This wonderful, easy to prepare refreshing dip appears often on our table. The cool cucumber, yoghurt and mint combination goes very well served by the side of grilled meats, vegetables and casseroles.
Some of the finest yoghurt in the world is made in Turkey. Yogurt is an important feature of the Turkish diet, and is included in some way at most family meal times. Traditional Cacik is not so much a meze but more a chilled yoghurt soup with water and ice cubes added. Made in the traditional way, it is easy to whisk up, and served in a small bowl alongside hot meal dishes, to refresh and cleanse the palette. If you wish, exclude the water and the ice to create a great cooling dip, as I prefer to do here.
I am passionate about healthy, delicious Turkish cuisine; over 90 authentic Turkish recipes are included at my cookery book, Ozlem’s Turkish Table, Recipes from My Homeland. Signed copies now 30 % off for a limited time here and delivered worldwide including the US.
Preparation time: 10 minutes
225 gr / 8 oz / 1 cup of natural, creamy plain yoghurt
1 garlic cloves, crushed with salt
About 100 gr / 3 1/2 oz cucumber, finely chopped
1 teaspoon dried mint
salt to taste
fresh mint leaves to garnish
Combine the yoghurt and garlic and beat until smooth. Stir in chopped cucumber and mint. Add salt to taste, cover and refrigerate until required. Add fresh mint leaves for garnish when serving.
Note: Praised for its health-giving qualities, yoghurt is rich in calcium, phosphorus and B vitamins and has earned a reputation as one of the most valuable health foods. The bacteria in live yoghurt are known to stimulate friendly bacteria in the gut easing gastrointestinal problems and aiding digestion.
Oo, this looks delicious! I make dips and sauces like this quite a bit, but I usually add minced garlic directly, and only add a pinch of salt as an afterthought if it later seems necessary… I’ll have to try your method of crushing the garlic clove together with salt first!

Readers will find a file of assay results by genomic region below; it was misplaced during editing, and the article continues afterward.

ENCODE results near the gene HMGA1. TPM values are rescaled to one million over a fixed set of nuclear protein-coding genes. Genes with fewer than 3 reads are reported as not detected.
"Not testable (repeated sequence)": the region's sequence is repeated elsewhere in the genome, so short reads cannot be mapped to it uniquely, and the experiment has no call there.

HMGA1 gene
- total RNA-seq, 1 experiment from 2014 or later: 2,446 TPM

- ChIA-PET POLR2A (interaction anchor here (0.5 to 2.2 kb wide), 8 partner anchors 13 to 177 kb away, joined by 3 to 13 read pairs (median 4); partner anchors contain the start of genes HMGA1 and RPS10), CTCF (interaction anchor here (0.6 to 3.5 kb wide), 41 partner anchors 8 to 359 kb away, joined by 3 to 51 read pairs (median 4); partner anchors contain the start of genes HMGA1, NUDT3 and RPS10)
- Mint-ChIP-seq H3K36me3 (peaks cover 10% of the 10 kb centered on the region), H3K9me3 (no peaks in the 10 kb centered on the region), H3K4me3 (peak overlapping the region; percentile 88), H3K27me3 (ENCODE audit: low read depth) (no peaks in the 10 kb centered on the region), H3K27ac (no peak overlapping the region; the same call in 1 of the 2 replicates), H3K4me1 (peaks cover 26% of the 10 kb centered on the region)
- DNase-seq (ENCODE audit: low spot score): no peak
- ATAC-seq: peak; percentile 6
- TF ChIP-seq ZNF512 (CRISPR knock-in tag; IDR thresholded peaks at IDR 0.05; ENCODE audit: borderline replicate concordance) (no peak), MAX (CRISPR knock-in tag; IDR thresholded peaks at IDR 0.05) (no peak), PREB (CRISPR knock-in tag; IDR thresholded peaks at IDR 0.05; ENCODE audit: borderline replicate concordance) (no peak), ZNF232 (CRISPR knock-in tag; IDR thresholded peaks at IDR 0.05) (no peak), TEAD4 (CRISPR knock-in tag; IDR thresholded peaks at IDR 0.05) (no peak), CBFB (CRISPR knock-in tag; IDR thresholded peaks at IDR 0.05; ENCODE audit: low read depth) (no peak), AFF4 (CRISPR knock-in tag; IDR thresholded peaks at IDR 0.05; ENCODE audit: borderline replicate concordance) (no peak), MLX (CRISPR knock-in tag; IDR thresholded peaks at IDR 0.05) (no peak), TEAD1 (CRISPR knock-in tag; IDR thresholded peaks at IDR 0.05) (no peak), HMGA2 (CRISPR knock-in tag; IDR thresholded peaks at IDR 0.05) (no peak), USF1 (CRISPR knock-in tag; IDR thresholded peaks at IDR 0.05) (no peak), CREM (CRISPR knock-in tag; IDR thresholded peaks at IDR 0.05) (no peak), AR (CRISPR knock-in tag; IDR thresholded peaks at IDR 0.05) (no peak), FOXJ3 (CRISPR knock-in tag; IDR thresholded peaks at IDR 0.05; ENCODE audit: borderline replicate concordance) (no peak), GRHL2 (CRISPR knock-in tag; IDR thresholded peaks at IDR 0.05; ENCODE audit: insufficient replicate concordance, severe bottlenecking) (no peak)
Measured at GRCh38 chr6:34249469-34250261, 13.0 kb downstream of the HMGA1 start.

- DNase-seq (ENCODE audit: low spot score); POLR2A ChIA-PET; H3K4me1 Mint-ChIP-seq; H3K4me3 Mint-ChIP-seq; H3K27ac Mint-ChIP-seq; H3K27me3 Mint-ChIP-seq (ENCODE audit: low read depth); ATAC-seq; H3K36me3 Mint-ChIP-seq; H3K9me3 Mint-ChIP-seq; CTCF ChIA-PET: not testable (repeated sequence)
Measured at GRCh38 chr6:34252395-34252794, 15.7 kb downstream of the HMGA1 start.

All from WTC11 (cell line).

Many thanks for stopping by Allison, you realise the oils from the garlic when crushing, adds a wonderful flavor : )
I love yoghurt and dips i’m looking forward to trying this one
Thanks a lot, hope you enjoy it!
merhaba ozlem, i love your cooking manny thanx for you recipe i cant wait to make it ..
thank you Saminaj, very kind of you, so glad you enjoy the recipes – afiyet olsun! : )
Hello Ozlem ! New reader here 😉 !!!
All your receipes looks so amazing , thank you very much.
Gonna cook some delicious Turkish food for my girlfriend.
Im from Sweden, and here we have a lot of immigrants from all over Europe, ecpecially the Balkans, so we have Kebab everywhere. But i must say that its MUCH more delicous when you cook it by yourself. Have a great day, now im gonna eat Bulgur with Chicken and Ozlem’s Cacik Dip !
Hello Johan! Thank you so much for stopping by and for your kind note, I really appreciate it 🙂 Real Turkish food is indeed more than kebabs; plenty of mezzes, grains, vegetables and nuts all feature in Turkish food, I am so glad you’re experimenting and enjoying it – cooking by yourself (and for others!) is fun and very rewarding. Best wishes, Ozlem
Is your “thicker” cacik more like Haydari? Or do we not use cucumber in Haydari?
Hi Dotty, my cacik dip is really the same thing as cacik minus the water added to it. Haydari is made with strained yoghurt, with garlic and sometimes dill and dried mint added to it.
Just discovered you Ozlem looking forward to trying some of this lovely food
Hi Ozlem, I like your recipes. The wonderful thing is, these are very similar to Indian dishes. This yoghurt dip, specially , in Northen part of India is known as RAITA. In summer ,its part of everyday “s meal.
Merhaba Amy, many thanks for your note; you are right, we have a lot of similarities with Indian cuisine, one of my favorite cuisines. Love Raita too, it is gorgeous, red onions in it is a nice addition; glad to hear you’re enjoying my recipes.
Thanks for the link and share!:)